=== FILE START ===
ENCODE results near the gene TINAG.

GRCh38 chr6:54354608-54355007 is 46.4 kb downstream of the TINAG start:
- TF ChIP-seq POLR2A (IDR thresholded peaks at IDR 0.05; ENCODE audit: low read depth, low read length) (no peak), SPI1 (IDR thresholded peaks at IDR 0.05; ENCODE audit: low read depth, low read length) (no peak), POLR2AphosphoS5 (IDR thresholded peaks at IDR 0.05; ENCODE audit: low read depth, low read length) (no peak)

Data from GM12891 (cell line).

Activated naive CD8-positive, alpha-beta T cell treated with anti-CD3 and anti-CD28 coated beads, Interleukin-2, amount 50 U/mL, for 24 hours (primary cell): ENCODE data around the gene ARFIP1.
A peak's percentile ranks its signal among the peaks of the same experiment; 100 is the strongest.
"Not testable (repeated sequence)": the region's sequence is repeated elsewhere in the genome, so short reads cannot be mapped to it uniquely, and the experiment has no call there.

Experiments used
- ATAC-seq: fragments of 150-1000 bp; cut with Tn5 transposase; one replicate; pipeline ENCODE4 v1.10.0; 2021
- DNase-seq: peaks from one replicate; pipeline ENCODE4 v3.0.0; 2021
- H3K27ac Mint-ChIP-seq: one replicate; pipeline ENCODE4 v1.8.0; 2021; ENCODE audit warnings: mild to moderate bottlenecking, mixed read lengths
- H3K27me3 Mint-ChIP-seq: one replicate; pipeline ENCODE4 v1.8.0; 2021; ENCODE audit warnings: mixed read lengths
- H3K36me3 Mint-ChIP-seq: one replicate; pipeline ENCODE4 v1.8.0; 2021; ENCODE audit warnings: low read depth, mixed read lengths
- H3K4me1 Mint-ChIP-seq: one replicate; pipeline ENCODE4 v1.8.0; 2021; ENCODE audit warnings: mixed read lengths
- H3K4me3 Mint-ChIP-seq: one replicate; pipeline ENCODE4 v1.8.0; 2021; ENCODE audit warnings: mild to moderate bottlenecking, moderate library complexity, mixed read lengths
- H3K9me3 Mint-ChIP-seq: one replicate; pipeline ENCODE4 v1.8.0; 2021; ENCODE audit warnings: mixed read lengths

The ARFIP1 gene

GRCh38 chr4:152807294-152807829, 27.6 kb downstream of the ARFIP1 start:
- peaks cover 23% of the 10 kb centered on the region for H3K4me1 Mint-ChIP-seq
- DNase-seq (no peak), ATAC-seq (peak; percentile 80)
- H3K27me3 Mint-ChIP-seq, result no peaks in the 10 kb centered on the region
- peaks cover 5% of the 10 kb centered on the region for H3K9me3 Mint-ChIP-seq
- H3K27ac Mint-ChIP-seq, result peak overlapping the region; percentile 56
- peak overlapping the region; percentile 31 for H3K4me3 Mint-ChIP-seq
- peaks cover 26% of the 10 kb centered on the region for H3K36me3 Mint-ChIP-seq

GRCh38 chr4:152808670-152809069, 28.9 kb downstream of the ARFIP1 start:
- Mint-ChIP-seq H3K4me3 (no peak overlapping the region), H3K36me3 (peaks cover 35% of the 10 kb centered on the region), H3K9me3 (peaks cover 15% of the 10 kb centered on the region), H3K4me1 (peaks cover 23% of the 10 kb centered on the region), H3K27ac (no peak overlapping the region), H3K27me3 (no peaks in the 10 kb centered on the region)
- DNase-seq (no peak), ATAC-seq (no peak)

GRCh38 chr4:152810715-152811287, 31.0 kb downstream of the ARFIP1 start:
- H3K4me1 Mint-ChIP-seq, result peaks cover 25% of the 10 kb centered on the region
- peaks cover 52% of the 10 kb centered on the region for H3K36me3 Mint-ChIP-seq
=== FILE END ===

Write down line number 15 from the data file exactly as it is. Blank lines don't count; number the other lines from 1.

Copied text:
- H3K4me3 Mint-ChIP-seq: one replicate; pipeline ENCODE4 v1.8.0; 2021; ENCODE audit warnings: mild to moderate bottlenecking, moderate library complexity, mixed read lengths